Dia de Los Muertos
Halloween is a favorite holiday among many people. It’s celebrated across the United States, people of all ages get to dress up in their favorite costumes, children get to trick-or-treat and receive abundant amounts of candy, and Halloween parties are guaranteed to be a great time. What’s not to like about this holiday? However, have you ever wondered what holiday is represented by the various altars devoted to deceased relatives? Or what you may have once asked yourself, what in the world is the popular Disney movie ‘Coco’ really about?
The holiday related to these altars and the ‘Coco’ film is known as Day of the Dead or El Dia de Los Muertos, a popular tradition in Spain and Latin American countries, most commonly seen in Mexico. Keeping up with the Catholic calendar, the Holiday is celebrated for a three day period, from Oct. 31 to Nov. 2, with Nov. 2 having the most significance. Preparations often begin months before the actual celebrations, showing just how important and serious this holiday is to those who celebrate it. Altars are prepared and displayed within homes, cemetery graves, and even churches. These altars are typically decorated with flowers, candles, ceramic skulls, pan de muerto (bread of the dead), and most importantly pictures of deceased loved ones. Often times these altars also contain loved ones’ favorite foods or items that represent them in one some capacity. During the three day span, prayers and church services are held in honor of all those who have passed away. It is also tradition to spend lots of time around cemetery graves, often eating meals and singing songs along side all loved ones.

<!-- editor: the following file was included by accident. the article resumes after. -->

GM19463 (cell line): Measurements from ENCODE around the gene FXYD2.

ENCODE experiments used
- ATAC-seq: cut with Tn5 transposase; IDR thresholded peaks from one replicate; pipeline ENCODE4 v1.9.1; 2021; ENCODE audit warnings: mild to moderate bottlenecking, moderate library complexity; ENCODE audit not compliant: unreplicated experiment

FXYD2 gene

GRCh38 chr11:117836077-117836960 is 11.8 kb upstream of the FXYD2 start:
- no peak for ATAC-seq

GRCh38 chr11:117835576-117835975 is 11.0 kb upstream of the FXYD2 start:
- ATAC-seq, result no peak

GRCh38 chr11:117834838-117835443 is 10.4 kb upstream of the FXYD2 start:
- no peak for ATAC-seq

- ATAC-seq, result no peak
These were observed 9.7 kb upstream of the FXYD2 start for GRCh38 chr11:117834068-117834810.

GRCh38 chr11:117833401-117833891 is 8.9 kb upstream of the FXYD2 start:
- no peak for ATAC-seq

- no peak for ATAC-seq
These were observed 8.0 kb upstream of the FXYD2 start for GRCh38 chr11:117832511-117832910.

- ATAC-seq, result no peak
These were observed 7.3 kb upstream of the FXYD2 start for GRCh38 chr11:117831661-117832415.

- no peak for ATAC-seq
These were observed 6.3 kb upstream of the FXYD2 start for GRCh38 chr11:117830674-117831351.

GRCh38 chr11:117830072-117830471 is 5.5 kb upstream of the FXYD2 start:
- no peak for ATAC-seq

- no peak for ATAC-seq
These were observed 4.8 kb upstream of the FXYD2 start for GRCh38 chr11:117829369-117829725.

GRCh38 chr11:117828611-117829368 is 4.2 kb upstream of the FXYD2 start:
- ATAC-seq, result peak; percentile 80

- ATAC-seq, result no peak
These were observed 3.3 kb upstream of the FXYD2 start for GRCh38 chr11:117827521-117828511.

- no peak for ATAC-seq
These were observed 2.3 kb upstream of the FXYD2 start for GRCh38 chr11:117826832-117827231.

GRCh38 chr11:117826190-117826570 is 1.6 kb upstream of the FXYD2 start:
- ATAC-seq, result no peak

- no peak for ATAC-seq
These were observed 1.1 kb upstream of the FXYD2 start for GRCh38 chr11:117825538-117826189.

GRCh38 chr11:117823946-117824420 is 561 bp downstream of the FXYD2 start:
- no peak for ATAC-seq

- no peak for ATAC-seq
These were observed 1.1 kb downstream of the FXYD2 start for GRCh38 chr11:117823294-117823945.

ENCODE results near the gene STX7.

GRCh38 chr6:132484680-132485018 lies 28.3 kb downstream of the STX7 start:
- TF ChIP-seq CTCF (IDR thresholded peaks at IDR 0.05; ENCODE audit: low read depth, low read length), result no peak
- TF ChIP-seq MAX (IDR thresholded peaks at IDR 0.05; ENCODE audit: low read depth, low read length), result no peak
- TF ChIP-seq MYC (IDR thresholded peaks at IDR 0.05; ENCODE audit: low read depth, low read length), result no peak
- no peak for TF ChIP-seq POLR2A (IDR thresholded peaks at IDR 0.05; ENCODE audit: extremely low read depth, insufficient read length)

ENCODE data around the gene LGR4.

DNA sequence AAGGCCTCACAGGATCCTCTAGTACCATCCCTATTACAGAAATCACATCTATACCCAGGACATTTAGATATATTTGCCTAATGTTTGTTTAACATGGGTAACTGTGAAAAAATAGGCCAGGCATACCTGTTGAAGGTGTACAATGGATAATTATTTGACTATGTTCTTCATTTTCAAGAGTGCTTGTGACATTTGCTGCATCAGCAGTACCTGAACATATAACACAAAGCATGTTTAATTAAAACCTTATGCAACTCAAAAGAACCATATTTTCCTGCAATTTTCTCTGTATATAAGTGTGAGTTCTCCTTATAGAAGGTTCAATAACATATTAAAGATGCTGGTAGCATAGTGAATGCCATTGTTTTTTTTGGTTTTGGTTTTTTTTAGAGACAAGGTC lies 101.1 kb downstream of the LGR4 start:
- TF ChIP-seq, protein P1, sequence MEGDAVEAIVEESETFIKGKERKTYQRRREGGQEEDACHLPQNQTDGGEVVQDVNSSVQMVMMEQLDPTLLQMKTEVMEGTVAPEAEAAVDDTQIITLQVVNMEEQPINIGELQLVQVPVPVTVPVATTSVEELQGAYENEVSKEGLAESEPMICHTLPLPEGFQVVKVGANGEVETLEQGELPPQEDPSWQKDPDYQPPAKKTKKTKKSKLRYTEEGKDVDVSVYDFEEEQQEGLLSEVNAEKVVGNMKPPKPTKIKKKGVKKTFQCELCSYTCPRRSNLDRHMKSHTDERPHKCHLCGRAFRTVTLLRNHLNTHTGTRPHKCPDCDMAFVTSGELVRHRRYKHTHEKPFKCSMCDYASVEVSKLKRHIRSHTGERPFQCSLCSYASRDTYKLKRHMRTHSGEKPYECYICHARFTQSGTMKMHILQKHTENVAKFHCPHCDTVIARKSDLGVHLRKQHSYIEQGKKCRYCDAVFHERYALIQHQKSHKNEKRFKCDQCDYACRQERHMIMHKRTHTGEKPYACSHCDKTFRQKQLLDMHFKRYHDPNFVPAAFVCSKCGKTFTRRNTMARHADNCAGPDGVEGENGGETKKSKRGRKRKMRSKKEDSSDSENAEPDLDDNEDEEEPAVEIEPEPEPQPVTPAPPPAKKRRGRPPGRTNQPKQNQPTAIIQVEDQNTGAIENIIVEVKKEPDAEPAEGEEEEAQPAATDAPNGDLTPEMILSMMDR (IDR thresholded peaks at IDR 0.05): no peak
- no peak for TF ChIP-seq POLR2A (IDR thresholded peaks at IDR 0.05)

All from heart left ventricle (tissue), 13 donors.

The Day of the Dead is a holiday that has great meaning. It is a way to celebrate and remember all those who are no longer here. It is a time to reflect on the many things that a person has done and will continue to do to honor his or her family.